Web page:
His ability to replace [President Nicolas] Maduro and to really hold together the very fractured opposition has a big question mark behind it.Arnd Jurgensen, political science professor

Jurgensen said he's been following Venezuelan affairs closely for several decades and hadn't heard or seen Guaido's name until recent weeks.

"Basically one of the things that held me — and I've heard from numerous others that are more informed of internal affairs in Venezuela than I — is that he has very little standing inside Venezuela itself," Jurgensen said.

"In other words, his ability to replace Maduro and to really hold together the very fractured opposition has a big question mark behind it."

So, what would have happened if Canada didn't say anything?

"That would have been fine," said Cameron.

"We would have then been in the company of Mexico and Uruguay, and that would have put us potentially in a position of being, again, a peace-maker or broker between those groups that are pushing hard — on the part of the international community — pushing hard for change in the regime."

Daudelin agrees with that assessment. Canada's swift recognition of Guaido, he said, could lead it to forfeit its traditional role of being a "bridge builder."

Handout/Reuters
Venezuela's President Nicolas Maduro attends a military exercise in Turiamo, Venezuela on Feb. 3, 2019.

The European Union, for example, did not immediately recognize Guaido as interim president of Venezuela. Instead, it's cautiously voicing its support for the 35-year-old this week out of fear of setting a precedent for opposition leaders in other countries, according to Reuters.

Canada's eagerness to recognize a challenger now puts it in an awkward position, Daudelin said.

"This opens the door to very strange situations where in fact we hit really hard on weak authoritarian regimes and we let the really hardcore ones get away with murder and full-fledged dictatorship."

"Basically we're betting that Maduro will fall. If it works, it's great. If it doesn't work ... let's say half the military decide to side with Guaido and some kind of confrontation develops. We're not in a position to play a role at bridge building."

Wait a minute. The military? This isn't a coup or anything, is it?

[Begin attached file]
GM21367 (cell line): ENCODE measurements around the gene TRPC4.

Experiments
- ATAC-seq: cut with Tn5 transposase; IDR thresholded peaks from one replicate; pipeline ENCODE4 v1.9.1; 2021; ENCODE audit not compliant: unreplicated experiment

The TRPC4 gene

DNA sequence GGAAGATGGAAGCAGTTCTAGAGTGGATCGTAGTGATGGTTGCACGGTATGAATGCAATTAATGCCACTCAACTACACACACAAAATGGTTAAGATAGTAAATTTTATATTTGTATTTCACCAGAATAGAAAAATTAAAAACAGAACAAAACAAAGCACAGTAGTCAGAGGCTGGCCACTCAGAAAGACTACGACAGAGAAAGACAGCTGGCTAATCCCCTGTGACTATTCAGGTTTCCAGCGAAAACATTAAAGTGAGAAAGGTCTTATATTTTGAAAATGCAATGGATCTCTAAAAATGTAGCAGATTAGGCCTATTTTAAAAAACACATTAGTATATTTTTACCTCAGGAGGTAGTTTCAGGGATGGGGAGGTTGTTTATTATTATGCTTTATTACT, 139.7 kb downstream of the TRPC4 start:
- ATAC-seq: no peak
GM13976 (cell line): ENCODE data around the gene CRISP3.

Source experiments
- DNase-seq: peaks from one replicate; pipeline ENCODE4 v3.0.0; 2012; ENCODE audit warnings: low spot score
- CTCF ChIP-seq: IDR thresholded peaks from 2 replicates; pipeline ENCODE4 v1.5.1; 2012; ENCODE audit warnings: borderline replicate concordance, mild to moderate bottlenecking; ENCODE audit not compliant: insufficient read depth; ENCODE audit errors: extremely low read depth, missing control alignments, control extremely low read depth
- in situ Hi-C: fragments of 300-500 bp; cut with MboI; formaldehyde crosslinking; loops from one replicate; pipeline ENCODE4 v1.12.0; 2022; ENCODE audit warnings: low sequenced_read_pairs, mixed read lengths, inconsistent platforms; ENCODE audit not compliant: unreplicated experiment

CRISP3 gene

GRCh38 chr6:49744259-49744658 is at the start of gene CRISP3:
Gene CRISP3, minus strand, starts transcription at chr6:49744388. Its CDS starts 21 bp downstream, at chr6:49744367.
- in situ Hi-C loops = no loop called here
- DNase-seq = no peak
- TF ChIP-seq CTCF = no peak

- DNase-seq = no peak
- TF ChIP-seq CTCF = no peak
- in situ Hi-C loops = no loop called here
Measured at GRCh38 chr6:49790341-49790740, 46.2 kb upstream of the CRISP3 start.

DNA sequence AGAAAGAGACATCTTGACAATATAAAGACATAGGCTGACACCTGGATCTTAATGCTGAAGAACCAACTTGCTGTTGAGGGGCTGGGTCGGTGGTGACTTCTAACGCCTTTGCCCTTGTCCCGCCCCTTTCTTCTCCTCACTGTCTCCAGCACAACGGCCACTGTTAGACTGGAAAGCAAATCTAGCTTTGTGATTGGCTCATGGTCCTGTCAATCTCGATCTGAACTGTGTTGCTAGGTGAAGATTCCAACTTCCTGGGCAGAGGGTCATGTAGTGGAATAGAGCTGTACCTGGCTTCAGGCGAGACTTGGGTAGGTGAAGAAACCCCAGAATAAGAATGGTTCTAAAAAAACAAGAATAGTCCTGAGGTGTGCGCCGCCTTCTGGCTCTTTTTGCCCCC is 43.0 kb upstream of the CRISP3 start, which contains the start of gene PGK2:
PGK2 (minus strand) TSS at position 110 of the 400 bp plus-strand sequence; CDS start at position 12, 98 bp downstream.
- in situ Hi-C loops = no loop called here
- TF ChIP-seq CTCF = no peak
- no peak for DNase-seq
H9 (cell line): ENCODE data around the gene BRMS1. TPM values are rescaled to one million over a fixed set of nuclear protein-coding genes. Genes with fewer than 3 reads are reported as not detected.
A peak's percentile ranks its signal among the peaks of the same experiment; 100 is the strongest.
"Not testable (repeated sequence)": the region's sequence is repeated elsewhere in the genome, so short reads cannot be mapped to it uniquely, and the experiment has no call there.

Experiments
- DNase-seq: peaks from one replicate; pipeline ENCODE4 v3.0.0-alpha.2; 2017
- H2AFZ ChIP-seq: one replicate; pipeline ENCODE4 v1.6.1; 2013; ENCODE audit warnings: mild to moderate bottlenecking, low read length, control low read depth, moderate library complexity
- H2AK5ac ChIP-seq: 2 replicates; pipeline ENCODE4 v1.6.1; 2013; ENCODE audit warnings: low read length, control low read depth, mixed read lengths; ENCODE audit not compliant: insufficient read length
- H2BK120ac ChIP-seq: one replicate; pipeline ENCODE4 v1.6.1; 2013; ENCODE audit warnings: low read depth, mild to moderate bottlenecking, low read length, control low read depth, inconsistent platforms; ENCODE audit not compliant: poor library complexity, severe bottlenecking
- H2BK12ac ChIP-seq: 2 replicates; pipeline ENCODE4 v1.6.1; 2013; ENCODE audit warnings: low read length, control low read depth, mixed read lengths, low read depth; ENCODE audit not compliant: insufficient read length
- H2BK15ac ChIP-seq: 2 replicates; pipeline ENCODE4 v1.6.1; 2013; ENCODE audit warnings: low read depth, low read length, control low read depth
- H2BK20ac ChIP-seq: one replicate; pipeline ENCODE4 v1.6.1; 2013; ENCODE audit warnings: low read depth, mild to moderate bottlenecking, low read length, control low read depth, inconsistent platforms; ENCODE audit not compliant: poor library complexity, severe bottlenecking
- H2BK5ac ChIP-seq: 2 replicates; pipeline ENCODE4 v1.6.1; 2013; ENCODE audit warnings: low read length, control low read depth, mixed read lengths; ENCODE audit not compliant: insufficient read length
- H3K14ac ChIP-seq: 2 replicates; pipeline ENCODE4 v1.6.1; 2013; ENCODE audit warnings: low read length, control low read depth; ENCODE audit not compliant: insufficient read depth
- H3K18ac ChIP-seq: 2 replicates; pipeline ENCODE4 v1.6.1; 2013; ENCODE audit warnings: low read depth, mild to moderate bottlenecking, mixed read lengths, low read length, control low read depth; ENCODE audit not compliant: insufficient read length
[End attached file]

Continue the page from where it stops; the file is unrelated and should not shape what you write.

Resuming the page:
A coup is a violent, illegal seizure of power by the military or other parties related to a government, but the complex situation in Venezuela doesn't allow for such a neat and tidy definition.

Some have described Guaido's declaration as a simple following of the law, that he was merely abiding by the country's constitution to temporarily take the reins to ensure free and fair elections were available. Others, like NDP MP Niki Ashton and the Canadian Union of Public Employees have blasted Canada's government for supporting a "military coup."

"We cannot support an agenda of economic or military coups," said Ashton.

Saskatchewan's Erin Weir — a former New Democrat who switched his political affiliation to the defunct Co-operative Commonwealth Federation last May — said Canada is backing a "coup" in the volatile, oil-rich Latin American country.

"Our government recognized an opposition MP declaring himself president of Venezuela. I wish I'd thought of that," Weir said. "I'm going to resist the temptation to declare myself prime minister of Canada."

Watch the exchange:

"That depends very much on how you define coup and how this plays out," said Jurgensen. "I think that Mr. Guaido's claim to legitimacy is relatively thin, and if it wasn't for the fact that he's been recognized by foreign governments, his swearing in as president of Venezuela would go nowhere."

Daudelin said what is happening could very well be considered a coup.

"It all revolves around this discussion of the article [in the constitution] and in political terms to the extent that the U.S. was the first to move aggressively on this front, especially under the current administration where selectivity is almost a matter of principle."

For Cameron, the situation might not be a coup at the moment, but it could very well lead to one.

"A coup is one possibility in the spectrum of possible outcomes, and it may be something that would be welcome by some sectors both domestically and in the international community, but I don't think it's a necessary effect of what's happening. It is nonetheless absolutely clear that the military position in all of this is decisive."

So far, the military has maintained its support for Maduro. But on Saturday, one senior general defected to the opposition, according to Reuters, leading the leader to propose early Parliamentary elections.

So ... did we do the right thing here? I'm getting nervous.

Cameron, Jurgensen and Daudelin all seem to agree with Canada's support to get Maduro to step down. But it's the approach that has them worried.

For Cameron, Canada's close work with the Lima Group and other allies on the political crisis is in line with its brand of working multilaterally. But he noted that the Liberal government's next steps will be crucial to watch, especially as U.S. President Donald Trump says that military intervention in the country is "an option."

"Are we going to be reaching out to other countries in the hemisphere and beyond to offer our good offices to try to find a negotiated solution? Or is our position one of simply rallying international communities — which we're very good at doing — behind the Americans?" Cameron said.

I think it's a gamble. I hope it works.Jean Daudelin, political science professor

"That's potentially more worrisome because ... I don't trust any of these people in Washington with regards to what they're doing in Venezuela."

For Daudelin, this rapid leap into supporting an opposition leader has potentially put Canada in an awkward position.

He said Canada and the U.S. are not rushing to support opposition figures against leaders who suppress dissent in, say, North Korea or Saudi Arabia — probably because those types of leaders tend to crush challengers before they have a chance of declaring anything.

"I think it's a gamble. I hope it works. But consistency with our stand here on substance in favour of democracy, in favour of the rule of law, will be difficult to sustain," he said.

With files from Ryan Maloney and The Canadian Press